Cape Town

Felix

What’s so wrong with being an individual?

That is something I have often thought about since meeting Felix Chughuda, a musician from Tanzania who I met while he played his guitar under a tree in a Cape Town park. There is no mistaking his sense of individuality and uniqueness, one of the many ways he chooses to express himself. And yet, despite being one of the friendliest people I met on my travels through South Africa, as we chatted he told me of his many experiences of prejudice based solely on the way he looks. “People just assume I’m out to rob them or something”, he said, “but I just love to play my guitar and watch the world go by.”

One of the things I have always found most fascinating about meeting people from all over the world is how we can all be so similar and yet different at the same time. It’s a contradiction which can be seen all across society - we want to stand out from the crowd but we want to fit in as well, and we ostracize those who dare stand out just that little bit too much. It seems that we judge people as much by the clothes they chose to wear, as the lives they chose to live.

The question is, why?

Why do we allow ourselves to be so governed by these complex social rules, which seem to make so little sense and yet have such a powerful influence on how we lead our daily lives? After all, there are already so many genuine barriers which stand between us, why do we allow artificial barriers, such as the way we look, to further divide us as human beings sharing the same planet.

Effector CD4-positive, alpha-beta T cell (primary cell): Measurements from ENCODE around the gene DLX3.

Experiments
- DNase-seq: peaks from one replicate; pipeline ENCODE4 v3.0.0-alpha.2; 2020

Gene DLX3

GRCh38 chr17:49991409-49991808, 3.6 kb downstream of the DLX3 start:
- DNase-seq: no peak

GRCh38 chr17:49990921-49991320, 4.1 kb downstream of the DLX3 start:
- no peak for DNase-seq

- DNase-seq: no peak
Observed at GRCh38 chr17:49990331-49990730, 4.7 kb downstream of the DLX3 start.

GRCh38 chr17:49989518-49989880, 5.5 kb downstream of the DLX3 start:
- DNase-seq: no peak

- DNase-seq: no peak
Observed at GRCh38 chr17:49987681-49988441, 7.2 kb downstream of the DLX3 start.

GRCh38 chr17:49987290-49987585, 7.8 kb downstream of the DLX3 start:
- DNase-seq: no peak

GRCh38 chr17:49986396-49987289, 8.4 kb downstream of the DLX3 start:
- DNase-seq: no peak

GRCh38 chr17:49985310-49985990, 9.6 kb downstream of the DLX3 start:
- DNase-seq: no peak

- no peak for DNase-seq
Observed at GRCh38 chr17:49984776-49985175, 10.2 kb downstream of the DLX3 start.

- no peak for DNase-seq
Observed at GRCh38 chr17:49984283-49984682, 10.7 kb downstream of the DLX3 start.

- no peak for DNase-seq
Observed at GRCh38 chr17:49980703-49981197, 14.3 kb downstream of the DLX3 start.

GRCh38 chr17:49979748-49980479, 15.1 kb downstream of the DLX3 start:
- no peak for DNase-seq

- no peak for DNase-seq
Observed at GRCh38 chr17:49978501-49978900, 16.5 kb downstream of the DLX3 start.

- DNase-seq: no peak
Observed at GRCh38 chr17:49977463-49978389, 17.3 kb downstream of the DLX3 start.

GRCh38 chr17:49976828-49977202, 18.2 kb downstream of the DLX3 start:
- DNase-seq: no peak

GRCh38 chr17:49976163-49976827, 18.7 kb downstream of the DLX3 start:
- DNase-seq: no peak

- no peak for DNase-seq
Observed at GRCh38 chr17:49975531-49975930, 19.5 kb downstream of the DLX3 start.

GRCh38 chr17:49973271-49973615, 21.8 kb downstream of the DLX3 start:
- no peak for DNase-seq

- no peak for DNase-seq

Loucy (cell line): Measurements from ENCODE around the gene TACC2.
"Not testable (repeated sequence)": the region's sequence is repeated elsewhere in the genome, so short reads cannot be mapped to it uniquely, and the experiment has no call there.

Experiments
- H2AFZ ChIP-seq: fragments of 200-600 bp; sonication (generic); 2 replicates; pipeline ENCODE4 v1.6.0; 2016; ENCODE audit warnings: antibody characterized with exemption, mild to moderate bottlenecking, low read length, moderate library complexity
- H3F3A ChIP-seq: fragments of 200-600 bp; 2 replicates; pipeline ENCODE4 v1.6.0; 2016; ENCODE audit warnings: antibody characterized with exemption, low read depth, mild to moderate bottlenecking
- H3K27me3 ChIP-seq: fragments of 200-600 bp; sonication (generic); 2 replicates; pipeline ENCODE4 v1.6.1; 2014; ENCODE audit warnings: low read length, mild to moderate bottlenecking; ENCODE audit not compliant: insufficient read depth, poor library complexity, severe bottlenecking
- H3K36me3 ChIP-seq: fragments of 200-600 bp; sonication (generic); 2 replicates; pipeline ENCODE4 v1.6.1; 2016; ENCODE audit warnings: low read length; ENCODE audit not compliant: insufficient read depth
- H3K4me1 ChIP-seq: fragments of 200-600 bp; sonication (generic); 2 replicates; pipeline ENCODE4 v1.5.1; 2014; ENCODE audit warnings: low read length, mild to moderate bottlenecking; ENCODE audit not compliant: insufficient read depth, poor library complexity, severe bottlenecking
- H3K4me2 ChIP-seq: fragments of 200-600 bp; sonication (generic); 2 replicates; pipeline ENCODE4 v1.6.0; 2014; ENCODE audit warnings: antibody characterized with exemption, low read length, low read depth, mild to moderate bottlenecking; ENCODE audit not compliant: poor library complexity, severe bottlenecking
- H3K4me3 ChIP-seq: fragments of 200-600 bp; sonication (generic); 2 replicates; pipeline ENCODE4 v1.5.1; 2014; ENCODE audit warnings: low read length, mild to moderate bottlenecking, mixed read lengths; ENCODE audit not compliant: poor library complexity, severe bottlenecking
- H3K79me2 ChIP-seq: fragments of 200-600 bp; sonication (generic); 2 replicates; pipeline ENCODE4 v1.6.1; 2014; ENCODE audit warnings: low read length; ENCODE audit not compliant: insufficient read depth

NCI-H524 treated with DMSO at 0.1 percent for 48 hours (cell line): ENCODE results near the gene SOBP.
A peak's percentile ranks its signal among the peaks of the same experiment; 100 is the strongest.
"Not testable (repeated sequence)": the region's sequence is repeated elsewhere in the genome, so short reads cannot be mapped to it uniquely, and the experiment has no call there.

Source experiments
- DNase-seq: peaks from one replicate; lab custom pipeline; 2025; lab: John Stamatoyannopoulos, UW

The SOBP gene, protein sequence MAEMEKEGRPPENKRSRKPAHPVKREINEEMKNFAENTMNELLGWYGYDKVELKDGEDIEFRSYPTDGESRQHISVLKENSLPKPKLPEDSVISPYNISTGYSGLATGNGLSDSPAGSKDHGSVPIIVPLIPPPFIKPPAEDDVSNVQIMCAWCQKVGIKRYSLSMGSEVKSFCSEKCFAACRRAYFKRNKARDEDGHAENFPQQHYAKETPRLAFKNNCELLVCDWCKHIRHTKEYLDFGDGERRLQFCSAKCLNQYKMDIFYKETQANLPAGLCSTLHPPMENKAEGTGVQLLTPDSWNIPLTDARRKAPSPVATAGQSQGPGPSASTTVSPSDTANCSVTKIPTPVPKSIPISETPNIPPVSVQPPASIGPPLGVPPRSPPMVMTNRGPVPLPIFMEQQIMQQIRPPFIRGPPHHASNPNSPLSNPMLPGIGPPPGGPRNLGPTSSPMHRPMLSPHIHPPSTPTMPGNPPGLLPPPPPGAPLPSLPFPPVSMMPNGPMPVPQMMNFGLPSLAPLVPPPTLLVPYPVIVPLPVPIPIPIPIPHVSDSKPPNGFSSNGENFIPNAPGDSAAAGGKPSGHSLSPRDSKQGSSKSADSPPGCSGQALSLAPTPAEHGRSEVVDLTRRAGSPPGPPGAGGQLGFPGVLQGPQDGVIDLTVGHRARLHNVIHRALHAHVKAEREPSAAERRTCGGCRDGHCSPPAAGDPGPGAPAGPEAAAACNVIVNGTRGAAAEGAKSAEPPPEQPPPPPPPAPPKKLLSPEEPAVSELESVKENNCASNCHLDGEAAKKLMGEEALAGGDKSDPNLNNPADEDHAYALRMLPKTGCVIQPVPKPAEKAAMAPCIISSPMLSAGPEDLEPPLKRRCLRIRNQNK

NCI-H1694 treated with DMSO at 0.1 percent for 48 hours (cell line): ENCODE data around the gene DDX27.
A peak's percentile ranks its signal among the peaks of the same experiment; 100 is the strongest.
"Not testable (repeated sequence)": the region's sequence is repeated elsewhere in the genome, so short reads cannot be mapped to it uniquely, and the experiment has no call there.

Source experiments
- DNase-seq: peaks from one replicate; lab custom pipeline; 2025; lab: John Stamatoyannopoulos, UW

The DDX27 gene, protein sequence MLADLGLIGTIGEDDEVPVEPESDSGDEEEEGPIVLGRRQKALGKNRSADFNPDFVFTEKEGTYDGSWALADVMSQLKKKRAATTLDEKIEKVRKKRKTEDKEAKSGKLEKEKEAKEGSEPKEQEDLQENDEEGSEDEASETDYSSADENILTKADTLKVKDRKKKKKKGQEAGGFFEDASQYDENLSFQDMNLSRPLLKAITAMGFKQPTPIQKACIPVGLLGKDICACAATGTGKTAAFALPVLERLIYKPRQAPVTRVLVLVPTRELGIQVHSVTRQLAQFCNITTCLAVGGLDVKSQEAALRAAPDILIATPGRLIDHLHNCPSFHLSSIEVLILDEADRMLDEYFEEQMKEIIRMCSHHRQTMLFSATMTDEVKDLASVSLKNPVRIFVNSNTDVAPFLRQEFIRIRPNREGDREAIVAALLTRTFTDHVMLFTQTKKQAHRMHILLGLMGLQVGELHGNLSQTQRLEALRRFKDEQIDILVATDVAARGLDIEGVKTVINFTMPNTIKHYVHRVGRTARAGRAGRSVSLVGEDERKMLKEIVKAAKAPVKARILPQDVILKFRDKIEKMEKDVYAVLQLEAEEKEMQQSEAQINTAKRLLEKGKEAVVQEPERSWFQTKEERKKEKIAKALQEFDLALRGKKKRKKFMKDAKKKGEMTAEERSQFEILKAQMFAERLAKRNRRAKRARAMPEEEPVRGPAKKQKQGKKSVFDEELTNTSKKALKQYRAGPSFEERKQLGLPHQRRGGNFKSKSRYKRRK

I say, let’s celebrate our individuality as people, let’s rejoice in our uniqueness, instead of using these small differences between us to divide us. After all, don’t we already have enough division in our world?

Alone

The ocean covers more than 70% of our planet, contains 97% of all our water and is home to so much life we think we have only discovered a tiny percentage of what is out there.

Above the waves, it is a lonely ocean, vast expanses of nothing but water to break the horizon before the land arrives. Below, it is a vast wilderness, with more life than we can possibly imagine.

Throughout our history, the ocean has dominated our life in ways we can not comprehend and yet we are still so ill at ease in its presence, unable to achieve much more than floating across it's surface in boats of wood and steel.

Our constant companion since time began, it remains silent and in the shadows, always there, always waiting, always alone.